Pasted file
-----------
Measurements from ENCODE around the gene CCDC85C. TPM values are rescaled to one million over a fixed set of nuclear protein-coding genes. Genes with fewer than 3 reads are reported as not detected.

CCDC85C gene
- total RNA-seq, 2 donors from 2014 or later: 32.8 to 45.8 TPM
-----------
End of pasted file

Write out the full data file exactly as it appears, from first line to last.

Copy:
Measurements from ENCODE around the gene CCDC85C. TPM values are rescaled to one million over a fixed set of nuclear protein-coding genes. Genes with fewer than 3 reads are reported as not detected.

CCDC85C gene
- total RNA-seq, 2 donors from 2014 or later: 32.8 to 45.8 TPM